BWW Review: JUDE, Hampstead Theatre
This is Edward Hall's last production as Artistic Director. After almost 10 years, he is leaving for pastures new. Before he joined the Hampstead was under threat of closure, as it scraped close to bankruptcy. Nowadays, it has established itself as one of the leading new writing venues, premiering over hundred plays - some proving to be a massive hit.
Hall has personally staged some brilliant shows. Cost of Living, starring Adrian Lester recently drew industry acclaim; he gave Maisie Williams of Game of Thrones fame her stage debut in I and You; and Firebird was my own personal favourite - the important story of sexual abuses occurring in towns across the country.
Hall is responsible for creating Hampstead Downstairs - a smaller space that stages incredibly dynamic work. Under his leadership, the building has taken risks and produced some fantastic shows.
Judith is a Syrian refugee with an incredible gift for ancient languages, who dreams of studying classics at Oxford. When she's not running from the authorities she's cleaning houses and having visions of Euripides at night. As a viewer, it's a lot to process, but Isabella Nefar does hold her own on stage, giving an impressive performance.
Mixed with narratives of a dodgy pig farm, a cousin being radicalised and a teacher on a mission to become the best classicist there is, you get a text that is very convoluted and a bit all over the place. Hall's staging is strong and there are some lovely decisions being made, but Brenton's script is too fidgety to really ground itself.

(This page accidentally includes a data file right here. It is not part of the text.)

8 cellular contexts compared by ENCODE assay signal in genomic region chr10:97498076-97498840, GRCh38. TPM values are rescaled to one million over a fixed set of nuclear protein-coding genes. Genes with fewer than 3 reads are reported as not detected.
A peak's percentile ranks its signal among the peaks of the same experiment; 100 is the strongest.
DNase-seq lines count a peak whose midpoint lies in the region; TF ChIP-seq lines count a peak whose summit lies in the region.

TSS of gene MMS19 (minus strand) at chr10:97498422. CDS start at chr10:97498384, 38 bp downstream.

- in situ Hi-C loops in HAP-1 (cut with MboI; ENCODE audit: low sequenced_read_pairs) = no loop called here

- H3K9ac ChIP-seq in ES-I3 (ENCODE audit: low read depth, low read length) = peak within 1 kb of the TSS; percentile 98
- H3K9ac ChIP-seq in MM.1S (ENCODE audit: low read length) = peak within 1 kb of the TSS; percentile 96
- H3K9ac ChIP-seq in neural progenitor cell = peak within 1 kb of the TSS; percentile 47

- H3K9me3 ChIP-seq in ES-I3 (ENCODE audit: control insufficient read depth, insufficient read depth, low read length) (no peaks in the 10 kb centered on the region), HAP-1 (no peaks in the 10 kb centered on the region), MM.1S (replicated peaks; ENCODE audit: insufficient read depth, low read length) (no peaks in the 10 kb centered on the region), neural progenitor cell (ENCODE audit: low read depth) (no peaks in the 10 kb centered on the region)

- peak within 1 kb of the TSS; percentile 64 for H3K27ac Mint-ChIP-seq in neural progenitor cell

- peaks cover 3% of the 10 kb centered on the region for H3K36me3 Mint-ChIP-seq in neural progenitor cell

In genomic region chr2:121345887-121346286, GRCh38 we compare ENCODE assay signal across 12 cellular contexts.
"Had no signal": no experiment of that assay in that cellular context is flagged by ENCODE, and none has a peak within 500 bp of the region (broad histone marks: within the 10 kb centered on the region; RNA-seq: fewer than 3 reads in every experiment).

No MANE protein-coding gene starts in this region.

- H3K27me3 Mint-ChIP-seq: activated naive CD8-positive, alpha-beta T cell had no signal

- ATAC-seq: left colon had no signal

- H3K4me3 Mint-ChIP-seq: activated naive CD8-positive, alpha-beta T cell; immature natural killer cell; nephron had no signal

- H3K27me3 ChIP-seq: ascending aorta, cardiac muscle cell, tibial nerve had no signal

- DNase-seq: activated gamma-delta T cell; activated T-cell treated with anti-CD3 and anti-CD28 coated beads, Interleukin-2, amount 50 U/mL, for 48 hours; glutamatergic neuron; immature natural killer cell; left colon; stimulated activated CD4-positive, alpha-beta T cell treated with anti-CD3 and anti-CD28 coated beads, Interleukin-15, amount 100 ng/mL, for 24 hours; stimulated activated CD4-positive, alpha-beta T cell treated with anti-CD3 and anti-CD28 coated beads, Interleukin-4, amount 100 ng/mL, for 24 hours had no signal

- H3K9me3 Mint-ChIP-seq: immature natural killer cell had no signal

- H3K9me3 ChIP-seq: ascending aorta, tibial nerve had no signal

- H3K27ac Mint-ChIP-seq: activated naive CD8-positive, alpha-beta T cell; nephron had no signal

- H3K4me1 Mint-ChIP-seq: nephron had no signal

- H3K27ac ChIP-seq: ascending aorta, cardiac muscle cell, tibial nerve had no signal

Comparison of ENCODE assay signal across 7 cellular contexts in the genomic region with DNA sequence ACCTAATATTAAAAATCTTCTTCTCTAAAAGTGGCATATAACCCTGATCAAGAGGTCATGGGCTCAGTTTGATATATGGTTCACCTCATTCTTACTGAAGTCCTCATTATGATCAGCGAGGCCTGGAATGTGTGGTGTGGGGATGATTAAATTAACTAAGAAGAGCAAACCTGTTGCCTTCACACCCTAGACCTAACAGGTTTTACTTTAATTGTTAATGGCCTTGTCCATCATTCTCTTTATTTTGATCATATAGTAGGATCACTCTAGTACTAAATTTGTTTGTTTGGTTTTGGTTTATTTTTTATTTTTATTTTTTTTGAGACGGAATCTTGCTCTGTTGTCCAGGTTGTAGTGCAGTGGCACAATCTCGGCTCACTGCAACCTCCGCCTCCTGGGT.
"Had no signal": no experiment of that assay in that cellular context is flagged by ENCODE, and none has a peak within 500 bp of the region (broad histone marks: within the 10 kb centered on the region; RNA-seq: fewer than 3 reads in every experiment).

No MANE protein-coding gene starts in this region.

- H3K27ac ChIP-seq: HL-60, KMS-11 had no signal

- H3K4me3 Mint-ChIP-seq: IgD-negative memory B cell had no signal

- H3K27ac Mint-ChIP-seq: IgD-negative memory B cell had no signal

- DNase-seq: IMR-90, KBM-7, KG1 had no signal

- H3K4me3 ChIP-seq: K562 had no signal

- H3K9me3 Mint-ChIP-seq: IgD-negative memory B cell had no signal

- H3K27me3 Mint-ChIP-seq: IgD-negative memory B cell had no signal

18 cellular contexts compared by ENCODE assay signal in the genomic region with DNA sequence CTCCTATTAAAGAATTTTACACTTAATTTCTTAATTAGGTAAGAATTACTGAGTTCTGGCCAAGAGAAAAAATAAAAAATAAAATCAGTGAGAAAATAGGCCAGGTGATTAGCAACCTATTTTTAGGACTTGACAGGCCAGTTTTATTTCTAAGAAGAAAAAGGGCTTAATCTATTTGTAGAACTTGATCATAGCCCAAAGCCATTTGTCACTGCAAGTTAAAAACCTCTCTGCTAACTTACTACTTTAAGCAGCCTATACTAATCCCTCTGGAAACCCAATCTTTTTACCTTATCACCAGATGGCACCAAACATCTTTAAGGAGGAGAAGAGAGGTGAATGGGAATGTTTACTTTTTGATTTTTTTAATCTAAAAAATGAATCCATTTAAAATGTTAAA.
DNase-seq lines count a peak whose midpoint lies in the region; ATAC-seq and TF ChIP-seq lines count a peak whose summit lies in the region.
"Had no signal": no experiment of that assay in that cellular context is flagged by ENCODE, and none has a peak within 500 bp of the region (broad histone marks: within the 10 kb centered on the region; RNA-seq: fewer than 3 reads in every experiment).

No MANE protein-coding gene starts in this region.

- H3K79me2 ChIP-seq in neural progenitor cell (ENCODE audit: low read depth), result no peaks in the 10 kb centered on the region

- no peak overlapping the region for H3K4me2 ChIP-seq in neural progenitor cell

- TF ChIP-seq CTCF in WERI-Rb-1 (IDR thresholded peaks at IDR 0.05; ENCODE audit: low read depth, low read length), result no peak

In his writing, Brenton relies on lazy stereotypes and ill-judged jokes that feel very uneasy. It's a real shame, because there are some interesting performances despite this. As well as Nefar, Caroline Loncq is a standout as the bolshy and brass academic Deidre, and Anna Savva does well to convey Auntie Martha's pain at her niece's abandonment of duties.
Ashley Martin-Davis's design sees the set neatly covered in books. There are trapdoor surprises a-plenty, and it allows Hall to put in some daring moments. Blood, snow, sand, flowers; it's all to play for. But whilst visually it looks impressive, emotionally it never really grabs you. There's a sense of constant disconnect.
Photo: Marc Brennar